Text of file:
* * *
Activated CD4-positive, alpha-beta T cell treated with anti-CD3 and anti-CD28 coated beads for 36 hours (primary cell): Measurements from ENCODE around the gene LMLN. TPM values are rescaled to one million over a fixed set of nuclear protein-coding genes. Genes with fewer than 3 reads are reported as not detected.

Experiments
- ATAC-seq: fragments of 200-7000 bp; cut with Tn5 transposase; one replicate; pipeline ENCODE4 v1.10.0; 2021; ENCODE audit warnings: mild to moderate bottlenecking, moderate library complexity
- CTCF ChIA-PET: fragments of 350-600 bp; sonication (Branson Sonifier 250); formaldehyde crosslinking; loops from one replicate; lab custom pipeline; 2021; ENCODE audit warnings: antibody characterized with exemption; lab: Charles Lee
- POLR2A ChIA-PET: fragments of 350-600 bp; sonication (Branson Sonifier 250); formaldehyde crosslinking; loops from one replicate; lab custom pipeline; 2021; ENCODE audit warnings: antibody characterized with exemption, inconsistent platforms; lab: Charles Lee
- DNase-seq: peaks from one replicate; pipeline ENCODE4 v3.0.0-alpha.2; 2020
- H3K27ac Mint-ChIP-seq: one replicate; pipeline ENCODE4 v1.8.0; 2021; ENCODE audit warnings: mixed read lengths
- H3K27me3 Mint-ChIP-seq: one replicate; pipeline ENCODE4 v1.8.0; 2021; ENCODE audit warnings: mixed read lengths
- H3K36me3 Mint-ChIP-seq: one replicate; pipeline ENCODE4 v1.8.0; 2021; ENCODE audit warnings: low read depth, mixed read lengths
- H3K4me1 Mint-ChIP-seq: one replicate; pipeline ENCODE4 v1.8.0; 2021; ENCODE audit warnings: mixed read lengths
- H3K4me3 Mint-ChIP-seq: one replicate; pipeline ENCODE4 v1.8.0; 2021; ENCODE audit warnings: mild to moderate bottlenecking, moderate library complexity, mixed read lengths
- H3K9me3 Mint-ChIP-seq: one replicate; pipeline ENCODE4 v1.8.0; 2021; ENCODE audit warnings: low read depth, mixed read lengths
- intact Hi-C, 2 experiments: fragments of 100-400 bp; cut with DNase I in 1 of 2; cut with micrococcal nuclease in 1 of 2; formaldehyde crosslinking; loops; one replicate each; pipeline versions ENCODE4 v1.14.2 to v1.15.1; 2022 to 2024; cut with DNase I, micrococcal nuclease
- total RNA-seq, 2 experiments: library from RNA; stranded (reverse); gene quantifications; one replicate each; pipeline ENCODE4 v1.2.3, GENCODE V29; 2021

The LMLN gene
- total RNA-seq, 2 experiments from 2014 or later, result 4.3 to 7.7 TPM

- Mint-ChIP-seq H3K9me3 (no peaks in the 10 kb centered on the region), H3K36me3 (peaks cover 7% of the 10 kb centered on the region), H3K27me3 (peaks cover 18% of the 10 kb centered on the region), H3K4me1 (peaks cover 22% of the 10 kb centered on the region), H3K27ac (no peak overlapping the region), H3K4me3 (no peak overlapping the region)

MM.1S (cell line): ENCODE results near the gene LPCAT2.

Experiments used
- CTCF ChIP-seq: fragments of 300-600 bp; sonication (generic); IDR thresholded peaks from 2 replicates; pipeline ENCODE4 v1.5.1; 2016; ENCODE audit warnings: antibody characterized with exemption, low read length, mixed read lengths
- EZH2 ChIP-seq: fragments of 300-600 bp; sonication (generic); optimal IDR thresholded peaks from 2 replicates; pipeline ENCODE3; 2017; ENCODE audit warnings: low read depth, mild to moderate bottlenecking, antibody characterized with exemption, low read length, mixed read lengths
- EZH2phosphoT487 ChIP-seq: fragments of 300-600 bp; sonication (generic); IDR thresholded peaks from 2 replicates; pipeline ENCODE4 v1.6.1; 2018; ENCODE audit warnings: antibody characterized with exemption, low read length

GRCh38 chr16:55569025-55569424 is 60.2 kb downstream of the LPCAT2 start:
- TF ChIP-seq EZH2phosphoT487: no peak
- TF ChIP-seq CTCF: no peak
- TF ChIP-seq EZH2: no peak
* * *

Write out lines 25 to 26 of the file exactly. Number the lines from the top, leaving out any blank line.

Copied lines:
- TF ChIP-seq CTCF: no peak
- TF ChIP-seq EZH2: no peak